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What is Surface Tension ?

Surface tension is the tendency of the fluid surfaces to shrink into the minimum surface area possible. It can be determined by the difference in the interactions between the molecules of the fluid with the molecules of the flask or beaker or the molecules of the storage wall.

According to the definition of surface tension, it is the phenomenon that occurs when the surface of a liquid is in contact with another phase (it can be a liquid as well). Liquids tend to acquire the least surface area possible. The surface of the liquid behaves like an elastic sheet.

Surface tension property : 

“It is defined as the force acting along the surface of a liquid at right angles to any line of 1 unit length.” It is numerically and dimensionally equal to surface energy. It has dimensions kg.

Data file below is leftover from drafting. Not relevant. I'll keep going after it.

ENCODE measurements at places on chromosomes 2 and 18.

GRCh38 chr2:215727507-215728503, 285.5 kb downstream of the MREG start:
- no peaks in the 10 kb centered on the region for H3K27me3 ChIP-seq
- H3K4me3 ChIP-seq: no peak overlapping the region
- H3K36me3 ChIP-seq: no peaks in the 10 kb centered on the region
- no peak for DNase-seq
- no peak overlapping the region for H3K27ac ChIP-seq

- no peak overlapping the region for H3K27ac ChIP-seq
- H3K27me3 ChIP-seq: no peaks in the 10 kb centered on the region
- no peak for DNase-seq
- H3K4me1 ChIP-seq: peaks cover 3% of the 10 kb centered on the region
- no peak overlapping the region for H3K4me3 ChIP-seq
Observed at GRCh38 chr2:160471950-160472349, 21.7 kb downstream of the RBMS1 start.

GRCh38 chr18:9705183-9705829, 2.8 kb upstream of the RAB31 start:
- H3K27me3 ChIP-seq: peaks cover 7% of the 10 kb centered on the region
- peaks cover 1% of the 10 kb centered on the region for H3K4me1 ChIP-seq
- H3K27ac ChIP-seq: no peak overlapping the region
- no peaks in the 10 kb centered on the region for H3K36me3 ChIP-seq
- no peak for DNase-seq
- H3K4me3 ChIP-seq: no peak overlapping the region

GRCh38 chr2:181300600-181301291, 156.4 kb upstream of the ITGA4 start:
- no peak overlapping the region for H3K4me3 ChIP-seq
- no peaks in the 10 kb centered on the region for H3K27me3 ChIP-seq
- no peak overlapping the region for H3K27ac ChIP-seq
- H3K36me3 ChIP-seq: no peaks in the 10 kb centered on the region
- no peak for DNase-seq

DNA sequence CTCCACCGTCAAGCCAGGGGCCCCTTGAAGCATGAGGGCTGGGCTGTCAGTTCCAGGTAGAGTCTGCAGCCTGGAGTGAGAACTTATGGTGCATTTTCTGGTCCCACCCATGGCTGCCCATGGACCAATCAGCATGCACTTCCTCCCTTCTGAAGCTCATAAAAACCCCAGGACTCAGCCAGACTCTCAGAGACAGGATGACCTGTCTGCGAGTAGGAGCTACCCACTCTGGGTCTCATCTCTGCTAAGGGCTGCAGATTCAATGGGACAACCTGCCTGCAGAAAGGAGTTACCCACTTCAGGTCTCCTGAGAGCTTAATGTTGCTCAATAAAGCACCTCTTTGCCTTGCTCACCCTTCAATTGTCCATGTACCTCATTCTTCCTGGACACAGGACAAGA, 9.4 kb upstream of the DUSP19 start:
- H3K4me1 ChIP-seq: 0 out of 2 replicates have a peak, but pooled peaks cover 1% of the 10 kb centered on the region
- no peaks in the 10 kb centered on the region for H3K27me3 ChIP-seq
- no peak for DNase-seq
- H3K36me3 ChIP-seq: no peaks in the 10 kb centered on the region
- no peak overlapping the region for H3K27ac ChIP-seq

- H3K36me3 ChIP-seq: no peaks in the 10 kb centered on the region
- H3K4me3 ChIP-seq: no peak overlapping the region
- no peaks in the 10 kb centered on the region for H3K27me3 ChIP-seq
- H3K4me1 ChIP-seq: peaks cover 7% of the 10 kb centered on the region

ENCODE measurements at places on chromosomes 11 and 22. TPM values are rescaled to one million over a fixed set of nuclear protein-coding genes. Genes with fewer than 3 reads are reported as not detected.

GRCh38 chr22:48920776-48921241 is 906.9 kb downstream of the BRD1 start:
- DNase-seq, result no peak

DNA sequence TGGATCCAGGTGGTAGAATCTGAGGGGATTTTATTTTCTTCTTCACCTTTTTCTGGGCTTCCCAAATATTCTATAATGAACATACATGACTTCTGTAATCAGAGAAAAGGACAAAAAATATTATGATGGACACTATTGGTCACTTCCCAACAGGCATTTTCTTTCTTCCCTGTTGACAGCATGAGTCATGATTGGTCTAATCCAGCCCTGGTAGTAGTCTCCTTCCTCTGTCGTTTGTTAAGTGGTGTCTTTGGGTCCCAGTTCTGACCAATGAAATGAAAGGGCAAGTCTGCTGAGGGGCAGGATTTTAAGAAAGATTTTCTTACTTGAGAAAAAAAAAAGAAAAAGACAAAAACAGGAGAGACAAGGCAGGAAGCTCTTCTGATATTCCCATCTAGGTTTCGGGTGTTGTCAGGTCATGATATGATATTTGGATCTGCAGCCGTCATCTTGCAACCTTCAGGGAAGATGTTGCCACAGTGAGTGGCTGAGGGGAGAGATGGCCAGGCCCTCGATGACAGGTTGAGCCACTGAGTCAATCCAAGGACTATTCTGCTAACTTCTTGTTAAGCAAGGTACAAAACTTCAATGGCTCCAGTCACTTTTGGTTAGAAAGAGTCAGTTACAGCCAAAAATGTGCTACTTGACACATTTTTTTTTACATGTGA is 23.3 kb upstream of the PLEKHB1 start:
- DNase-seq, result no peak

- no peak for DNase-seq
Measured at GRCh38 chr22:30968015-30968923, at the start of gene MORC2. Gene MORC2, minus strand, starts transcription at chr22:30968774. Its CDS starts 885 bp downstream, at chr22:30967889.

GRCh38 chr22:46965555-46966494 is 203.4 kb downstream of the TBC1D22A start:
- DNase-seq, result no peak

s^{-2} and n SI unit.

If we consider a molecule in the bulk of the liquid it experiences equal intermolecular forces in all directions. Hence there is no net force acting on it. But a molecule at the surface has intermolecular forces from inside only. Therefore there is a net attractive force on it towards the interior of the liquid. Due to this the surface area of the liquid tends to minimize. That is the molecules experience a downward force and have more energy than the molecules in the bulk.

It decreases with the increase in temperature because of an increase in the K.E. of molecules and a decrease in intermolecular forces.

Below is a table is the surface tension of various liquids:

Liquid Surface Tension (N/m)
Hydrogen 2.4
Helium 0.16
Water 0.072
Ethanol 22.0
Sodium Chloride 114

How to Calculate Surface Tension?

Compute the surface tension of a given liquid whose dragging force is 7 N and the length in which the force acts is 2 m.



  • F = 7 N
  • L = 2 m

According to the formula,

T = F/L

 T = 7/2

 T = 3.5 N/m